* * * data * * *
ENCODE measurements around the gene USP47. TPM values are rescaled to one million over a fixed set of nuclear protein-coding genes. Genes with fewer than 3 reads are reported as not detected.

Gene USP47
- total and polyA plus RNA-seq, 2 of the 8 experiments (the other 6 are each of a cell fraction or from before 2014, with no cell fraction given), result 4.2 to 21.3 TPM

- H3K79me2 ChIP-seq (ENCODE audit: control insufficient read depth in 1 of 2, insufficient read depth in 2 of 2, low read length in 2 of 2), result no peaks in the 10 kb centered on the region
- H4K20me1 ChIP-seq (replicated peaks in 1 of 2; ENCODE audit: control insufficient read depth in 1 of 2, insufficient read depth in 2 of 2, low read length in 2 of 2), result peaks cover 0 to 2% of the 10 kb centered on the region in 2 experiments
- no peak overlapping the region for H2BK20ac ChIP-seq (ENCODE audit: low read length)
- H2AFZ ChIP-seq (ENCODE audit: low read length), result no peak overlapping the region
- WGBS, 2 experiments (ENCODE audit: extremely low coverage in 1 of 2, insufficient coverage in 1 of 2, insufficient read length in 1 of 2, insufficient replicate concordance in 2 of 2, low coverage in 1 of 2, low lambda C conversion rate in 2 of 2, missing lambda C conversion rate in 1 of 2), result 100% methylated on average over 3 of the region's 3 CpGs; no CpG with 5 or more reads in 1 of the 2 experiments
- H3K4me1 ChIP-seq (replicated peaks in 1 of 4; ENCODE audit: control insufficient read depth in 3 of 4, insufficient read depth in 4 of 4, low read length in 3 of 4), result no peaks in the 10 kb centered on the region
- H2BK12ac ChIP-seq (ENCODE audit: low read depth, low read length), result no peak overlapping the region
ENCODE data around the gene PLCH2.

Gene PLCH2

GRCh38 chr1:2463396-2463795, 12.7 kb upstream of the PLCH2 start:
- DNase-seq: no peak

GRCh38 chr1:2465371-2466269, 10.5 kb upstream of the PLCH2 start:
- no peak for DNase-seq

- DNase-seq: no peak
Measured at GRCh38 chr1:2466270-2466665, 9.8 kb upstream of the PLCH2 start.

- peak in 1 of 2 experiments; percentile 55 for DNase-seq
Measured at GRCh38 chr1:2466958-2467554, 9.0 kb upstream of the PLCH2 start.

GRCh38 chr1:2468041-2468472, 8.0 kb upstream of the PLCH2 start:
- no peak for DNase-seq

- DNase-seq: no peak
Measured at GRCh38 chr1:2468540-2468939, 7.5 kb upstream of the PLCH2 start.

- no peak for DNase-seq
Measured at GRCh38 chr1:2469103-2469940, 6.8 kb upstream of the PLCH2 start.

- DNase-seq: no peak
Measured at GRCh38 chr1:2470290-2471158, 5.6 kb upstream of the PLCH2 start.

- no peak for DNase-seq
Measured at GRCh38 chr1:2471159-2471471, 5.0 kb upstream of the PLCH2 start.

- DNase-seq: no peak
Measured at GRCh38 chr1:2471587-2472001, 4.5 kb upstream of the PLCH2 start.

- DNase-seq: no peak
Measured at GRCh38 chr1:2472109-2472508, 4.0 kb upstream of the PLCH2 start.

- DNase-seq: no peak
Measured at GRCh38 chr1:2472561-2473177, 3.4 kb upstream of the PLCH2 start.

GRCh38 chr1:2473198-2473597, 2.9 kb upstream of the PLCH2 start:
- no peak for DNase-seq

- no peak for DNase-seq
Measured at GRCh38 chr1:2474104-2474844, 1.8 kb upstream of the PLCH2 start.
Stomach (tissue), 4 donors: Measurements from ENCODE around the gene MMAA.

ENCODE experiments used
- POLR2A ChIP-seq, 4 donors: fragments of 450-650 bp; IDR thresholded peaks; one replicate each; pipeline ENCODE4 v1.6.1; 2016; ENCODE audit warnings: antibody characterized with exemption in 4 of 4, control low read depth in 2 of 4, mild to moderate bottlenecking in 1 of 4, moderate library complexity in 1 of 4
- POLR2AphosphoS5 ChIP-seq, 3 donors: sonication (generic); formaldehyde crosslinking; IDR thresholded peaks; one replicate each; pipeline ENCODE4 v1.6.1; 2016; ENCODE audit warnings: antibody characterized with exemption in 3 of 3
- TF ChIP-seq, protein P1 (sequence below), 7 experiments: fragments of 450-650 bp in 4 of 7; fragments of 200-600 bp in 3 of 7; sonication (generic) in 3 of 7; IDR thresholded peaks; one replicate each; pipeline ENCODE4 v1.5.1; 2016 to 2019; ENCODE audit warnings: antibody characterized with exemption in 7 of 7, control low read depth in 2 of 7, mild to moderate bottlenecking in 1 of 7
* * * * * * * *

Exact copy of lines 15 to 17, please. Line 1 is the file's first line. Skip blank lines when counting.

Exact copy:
GRCh38 chr1:2465371-2466269, 10.5 kb upstream of the PLCH2 start:
- no peak for DNase-seq

- DNase-seq: no peak